Nestled in the heart of Kazakh culture is a traditional board game that transcends mere recreation – Togyzkumalak. This ancient game, deeply rooted in the nomadic heritage of Kazakhstan, serves as more than just a pastime; it is a cultural artifact, a strategic pursuit, and a communal activity that binds generations.
Join QazMonitor on a journey as we unveil the secrets and significance of Togyzkumalak, exploring its historical roots, basic gameplay, and its enduring impact on Kazakh identity.
Togyzkumalak's origins can be traced back through the annals of Kazakh history, where nomads engaged in strategic battles of wit and skill. Evolving over centuries, the mancala family game became a staple in Kazakh society, contributing to the social fabric and cultural identity of the nomadic people. Togyzkumalak can be translated from Kazakh as “nine pebbles” or “nine beads” – the number is known to have a sacred meaning for Kazakhs, which reflects the number of playing pieces used on each player's side of the board at the beginning of the game. The game is popular across all Central Asian countries, and Kazakhstan also gives it particular significance.
The game of skill and wit
Embarking on the Togyzkumalak journey requires an understanding of its intricate rules and strategic depth. In a nutshell, the game is played on a unique board, with two players strategically sowing and capturing seeds in their quest for victory. We will not dive into every detail of the game but describe what the initial setup looks like.
Togyzkumalak uses a special board with two rows of small pockets or cavities (nine in each row) and two large holes called "kazans", meaning cauldrons in Kazakh. The lower (near) row of holes is considered the player's side, the opposite row is considered the opponent's side. The game starts with nine stones in each of the nine small pockets. A player wins the game if he collects more pebbles in his cauldron than the opponent collects in his kazan; it’s a draw if each player has the same number of pebbles. While the game mechanics might seem simple at first, it takes a lot of practice to master all the tricks and shortcuts known to experienced players.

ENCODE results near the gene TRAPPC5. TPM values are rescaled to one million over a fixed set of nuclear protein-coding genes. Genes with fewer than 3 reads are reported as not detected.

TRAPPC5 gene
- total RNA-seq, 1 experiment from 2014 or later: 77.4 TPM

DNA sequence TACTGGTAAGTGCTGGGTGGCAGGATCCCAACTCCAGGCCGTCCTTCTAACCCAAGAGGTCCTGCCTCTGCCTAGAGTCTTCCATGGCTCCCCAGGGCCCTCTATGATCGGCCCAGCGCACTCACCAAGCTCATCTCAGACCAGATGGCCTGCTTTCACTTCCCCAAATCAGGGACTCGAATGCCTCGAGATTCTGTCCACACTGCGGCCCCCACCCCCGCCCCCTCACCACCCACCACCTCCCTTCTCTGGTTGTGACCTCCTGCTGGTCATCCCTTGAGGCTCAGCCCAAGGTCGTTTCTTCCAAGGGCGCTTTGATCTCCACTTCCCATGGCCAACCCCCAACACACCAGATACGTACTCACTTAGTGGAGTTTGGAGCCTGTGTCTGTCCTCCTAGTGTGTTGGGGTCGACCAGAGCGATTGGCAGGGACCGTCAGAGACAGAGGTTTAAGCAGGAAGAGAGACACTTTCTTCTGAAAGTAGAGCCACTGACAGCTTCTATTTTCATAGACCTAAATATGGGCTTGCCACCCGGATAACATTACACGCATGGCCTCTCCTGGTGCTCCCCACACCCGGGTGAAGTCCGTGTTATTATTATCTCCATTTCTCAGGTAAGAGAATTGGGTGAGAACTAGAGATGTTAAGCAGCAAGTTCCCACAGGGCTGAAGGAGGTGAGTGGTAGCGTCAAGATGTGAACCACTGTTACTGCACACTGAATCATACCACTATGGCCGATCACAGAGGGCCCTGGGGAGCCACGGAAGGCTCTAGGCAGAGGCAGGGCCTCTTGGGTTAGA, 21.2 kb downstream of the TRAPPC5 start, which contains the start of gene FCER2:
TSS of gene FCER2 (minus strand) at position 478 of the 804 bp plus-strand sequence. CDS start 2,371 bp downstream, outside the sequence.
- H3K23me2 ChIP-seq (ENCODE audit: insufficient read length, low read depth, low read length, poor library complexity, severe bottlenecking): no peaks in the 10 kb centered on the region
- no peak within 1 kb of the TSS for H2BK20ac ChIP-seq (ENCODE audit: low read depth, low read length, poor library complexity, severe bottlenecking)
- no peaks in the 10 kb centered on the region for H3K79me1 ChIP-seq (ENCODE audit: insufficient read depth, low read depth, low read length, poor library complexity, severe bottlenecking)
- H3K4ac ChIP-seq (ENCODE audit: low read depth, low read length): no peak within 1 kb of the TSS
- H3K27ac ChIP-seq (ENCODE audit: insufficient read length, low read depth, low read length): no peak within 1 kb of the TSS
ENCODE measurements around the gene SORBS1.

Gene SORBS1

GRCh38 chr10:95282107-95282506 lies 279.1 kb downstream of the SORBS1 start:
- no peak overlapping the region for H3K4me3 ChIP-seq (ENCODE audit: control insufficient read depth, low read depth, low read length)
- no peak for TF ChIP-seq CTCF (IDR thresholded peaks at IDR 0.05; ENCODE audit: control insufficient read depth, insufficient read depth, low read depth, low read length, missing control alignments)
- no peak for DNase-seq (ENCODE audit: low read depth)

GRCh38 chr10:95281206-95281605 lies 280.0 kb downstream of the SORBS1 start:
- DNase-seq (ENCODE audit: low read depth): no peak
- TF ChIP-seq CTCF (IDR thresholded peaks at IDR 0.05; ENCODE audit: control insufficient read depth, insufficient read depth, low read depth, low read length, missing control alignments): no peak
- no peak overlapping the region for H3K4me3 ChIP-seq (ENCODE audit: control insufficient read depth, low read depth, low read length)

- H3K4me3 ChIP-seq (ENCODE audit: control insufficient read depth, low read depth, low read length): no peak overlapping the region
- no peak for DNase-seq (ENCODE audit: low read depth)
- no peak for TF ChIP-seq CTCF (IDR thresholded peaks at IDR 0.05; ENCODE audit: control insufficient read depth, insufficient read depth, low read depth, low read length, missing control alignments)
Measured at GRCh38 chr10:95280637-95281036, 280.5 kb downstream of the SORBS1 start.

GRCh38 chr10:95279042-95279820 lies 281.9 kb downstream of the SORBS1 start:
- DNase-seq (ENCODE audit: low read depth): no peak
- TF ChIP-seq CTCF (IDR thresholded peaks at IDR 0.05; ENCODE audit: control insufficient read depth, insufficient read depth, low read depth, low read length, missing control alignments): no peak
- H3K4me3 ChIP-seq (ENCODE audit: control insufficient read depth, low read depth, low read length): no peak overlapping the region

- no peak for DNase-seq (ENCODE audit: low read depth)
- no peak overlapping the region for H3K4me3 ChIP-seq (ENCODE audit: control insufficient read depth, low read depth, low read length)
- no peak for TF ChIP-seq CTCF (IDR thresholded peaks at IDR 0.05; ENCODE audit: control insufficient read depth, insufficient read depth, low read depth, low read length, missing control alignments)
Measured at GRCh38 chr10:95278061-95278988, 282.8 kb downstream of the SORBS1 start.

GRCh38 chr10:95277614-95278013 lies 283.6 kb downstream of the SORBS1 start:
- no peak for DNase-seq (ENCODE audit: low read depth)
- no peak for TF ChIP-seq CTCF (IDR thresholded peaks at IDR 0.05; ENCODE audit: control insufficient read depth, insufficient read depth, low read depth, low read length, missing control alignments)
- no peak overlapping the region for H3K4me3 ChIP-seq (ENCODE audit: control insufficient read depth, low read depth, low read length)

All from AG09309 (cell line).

Tournaments and Competitions
Beyond friendly matches played in local communities, Togyzkumalak has found its way into the competitive arena. Tournaments and competitions, both local and international, showcase the skill and strategic prowess of dedicated players.
Most recently, the first-ever World Togyzkumalak Championship took place in Almaty. The sports event with a substantial prize fund of 8 million tenge was organized for school students under 15 and 17 years old. Similarly to chess, the tournament featured two disciplines depending on the ‘speed limit’ of the game – rapid and blitz. While Kazakhstan won the championship with eight gold medals in total, the event hosted over two hundred players from 17 countries, including students from the Czech Republic, Spain, Hungary, and Pakistan. Quite impressive for a first-ever event.
Revival in popularity and international recognition
In the face of modernization, efforts are underway to preserve and promote Togyzkumalak as a vital aspect of Kazakh heritage. In fact, Kazakhstan has several associations dedicated to the game, including the federation in the Mangystau region. As for the popularity, togyzkumalak dominated among other Kazakh national games and sports with over 200 thousand regular players and 6,856 clubs according to the data published by ministry of culture in May, 2023. Just for reference, the second most popular sport was Kazakh wrestling with nearly 50 thousand less regular athletes.
It would be an understatement to say that togyzkumalak is a purely local realia, as even world-renowned fashion brands have started paying attention to the game. For instance, Ainur Polatova, founder of the Kazakh board game startup Talapai, has proposed a collaboration with luxury brand Louis Vuitton to design a handbag shaped like a traditional yurt, inspired by Kazakh culture. Eventually, the brand invited her to Paris for further discussions. Who knows, maybe the board game will become the next big thing in the Western world. One thing is clear though, as we traverse the ancient heart of Kazakh tradition through the lens of Togyzkumalak, we uncover not just a board game but a living testament to the resilience of cultural practices.